News U.S. Bill H.R.287 Aims to Make ESRB Ratings Legally Binding
posted on 2013-01-17 23:36 EST by Lynzee Loveridge
Democratic congressperson Jim Matheson introduced Bill H.R.287 on the House floor on Tuesday. The bill aims to make the voluntary restrictions on the sales of mature video games legally binding.
Currently, industrywide retail policies discourage the sale of mature games to minors. H.R.287 would make that policy into law:
It shall be unlawful for any person to sell or rent, or attempt to sell or rent-- (1) any video game containing a content rating of ‘’Adults Only'' (as determined by the Entertainment Software Ratings Board) to any person under the age of 18; or (2) any video game containing a content rating of ‘’Mature'' (as determined by such Board) to any person under the age of 17.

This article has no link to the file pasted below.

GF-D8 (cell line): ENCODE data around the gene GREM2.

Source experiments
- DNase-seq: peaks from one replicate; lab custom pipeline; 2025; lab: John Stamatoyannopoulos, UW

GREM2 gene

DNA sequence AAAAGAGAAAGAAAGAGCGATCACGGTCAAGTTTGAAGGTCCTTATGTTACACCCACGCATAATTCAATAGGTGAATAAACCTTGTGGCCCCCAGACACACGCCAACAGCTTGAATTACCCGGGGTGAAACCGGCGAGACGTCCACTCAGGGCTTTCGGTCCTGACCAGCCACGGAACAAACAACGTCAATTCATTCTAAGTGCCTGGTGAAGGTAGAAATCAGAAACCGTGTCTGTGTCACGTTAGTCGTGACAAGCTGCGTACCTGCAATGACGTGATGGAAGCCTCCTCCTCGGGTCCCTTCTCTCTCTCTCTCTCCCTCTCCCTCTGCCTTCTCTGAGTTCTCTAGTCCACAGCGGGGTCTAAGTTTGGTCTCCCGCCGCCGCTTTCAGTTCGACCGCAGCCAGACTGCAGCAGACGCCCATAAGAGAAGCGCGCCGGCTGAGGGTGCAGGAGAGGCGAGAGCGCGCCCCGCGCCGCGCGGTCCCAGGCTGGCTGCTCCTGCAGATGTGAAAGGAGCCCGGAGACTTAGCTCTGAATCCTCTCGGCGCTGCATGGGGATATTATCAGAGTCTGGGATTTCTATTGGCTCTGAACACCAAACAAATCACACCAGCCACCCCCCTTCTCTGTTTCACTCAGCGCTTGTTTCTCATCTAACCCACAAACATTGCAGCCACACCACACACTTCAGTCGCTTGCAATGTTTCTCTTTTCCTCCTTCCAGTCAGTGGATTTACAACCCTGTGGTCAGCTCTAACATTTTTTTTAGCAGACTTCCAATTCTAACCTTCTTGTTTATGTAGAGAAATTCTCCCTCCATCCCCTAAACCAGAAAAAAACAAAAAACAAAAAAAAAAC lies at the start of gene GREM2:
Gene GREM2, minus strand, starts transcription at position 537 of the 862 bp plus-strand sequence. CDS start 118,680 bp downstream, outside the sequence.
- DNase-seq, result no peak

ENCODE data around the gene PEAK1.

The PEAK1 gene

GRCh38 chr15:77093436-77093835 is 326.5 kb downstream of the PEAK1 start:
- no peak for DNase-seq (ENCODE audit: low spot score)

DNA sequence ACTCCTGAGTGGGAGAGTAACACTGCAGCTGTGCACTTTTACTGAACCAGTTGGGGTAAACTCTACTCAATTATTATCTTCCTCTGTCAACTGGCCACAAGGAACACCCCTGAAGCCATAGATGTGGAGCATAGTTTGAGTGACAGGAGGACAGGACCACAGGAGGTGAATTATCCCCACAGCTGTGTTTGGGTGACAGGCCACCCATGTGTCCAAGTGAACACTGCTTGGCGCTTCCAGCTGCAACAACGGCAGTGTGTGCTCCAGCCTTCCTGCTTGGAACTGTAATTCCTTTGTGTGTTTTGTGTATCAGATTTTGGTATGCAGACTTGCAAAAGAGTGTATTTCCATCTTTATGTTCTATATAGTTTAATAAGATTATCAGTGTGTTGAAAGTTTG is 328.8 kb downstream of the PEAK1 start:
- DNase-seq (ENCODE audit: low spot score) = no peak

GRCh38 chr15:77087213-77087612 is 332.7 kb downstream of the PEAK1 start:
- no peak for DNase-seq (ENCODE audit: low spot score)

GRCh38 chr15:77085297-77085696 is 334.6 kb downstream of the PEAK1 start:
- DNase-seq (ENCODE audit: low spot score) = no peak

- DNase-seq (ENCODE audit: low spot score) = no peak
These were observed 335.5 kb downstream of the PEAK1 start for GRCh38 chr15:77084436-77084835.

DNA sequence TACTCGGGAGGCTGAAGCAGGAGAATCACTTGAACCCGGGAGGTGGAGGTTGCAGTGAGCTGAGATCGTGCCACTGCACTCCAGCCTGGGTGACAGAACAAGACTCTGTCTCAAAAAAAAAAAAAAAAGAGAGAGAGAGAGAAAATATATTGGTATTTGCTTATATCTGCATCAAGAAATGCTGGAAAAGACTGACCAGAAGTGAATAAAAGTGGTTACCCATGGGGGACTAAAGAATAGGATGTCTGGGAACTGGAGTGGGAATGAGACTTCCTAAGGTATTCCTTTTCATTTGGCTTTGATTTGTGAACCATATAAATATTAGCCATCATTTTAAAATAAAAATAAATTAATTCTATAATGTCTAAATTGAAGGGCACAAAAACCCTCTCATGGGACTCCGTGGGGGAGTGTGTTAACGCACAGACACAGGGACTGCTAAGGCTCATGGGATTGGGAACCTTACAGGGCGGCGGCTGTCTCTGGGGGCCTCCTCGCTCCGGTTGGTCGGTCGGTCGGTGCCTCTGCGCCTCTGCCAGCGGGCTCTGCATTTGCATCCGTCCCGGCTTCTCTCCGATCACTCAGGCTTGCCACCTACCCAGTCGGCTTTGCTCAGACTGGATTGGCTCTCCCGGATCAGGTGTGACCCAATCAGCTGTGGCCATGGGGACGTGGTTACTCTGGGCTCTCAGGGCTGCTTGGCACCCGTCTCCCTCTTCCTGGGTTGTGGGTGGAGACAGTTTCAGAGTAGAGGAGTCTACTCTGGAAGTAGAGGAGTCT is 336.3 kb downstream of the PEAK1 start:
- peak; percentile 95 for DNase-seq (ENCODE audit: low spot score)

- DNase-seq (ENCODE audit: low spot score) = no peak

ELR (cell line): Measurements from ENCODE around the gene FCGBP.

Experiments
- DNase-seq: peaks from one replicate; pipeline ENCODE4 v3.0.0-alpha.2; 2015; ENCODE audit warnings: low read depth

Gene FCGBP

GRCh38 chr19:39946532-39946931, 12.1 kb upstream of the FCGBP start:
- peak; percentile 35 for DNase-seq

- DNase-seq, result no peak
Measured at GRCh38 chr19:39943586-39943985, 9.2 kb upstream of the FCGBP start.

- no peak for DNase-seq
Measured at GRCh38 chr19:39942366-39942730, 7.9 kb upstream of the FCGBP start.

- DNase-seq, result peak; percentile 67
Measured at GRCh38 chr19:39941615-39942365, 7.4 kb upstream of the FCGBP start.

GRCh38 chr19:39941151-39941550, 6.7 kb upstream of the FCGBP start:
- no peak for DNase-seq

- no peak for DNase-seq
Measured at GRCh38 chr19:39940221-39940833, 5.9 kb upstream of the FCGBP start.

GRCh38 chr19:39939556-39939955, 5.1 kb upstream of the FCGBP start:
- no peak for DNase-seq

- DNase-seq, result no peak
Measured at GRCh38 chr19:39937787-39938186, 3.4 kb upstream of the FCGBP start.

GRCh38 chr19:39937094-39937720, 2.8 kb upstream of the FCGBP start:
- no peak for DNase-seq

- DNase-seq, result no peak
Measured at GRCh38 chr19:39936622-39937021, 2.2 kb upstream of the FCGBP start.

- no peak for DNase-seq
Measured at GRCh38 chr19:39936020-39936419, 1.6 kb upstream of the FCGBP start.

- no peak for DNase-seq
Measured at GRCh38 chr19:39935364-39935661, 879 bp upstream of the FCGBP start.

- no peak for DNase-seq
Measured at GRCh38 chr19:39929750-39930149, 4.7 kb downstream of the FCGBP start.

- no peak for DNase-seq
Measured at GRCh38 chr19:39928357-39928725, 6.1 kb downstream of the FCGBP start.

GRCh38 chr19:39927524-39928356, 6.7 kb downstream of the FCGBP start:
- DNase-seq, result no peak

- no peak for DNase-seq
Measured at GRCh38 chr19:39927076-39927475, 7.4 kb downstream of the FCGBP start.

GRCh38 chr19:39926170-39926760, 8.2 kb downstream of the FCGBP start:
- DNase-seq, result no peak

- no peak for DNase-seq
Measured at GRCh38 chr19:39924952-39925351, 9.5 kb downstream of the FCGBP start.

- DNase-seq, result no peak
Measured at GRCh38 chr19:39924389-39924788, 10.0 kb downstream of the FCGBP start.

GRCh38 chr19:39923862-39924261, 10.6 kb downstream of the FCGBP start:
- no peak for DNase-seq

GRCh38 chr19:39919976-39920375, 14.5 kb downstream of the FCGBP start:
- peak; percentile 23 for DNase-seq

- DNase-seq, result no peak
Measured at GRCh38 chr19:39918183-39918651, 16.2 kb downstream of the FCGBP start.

The bill would also make it unlawful to commercially distribute, sell, or rent a video game that does not have a rating by the ESRB. It would fall onto retailers to ensure that the products they are selling have clearly labeled ratings. The law would be regulated by the Federal Trade Commission (FTC). Those found in violation of either section of the law, if the bill passes, would be subject to a fine up to US$5,000 per violation.
Diane Franklin, a Republican representative from Missouri, is proposing the separate HB0157I bill that would put a 1% sales tax on the sale of video games rated Teen, Mature, or Adult-only by the ESRB.
Update: Diane Franklin is a member of the Missouri legislature, not the U.S. Congress. Thanks, DavidShallcross
this article has been modified since it was originally posted; see change history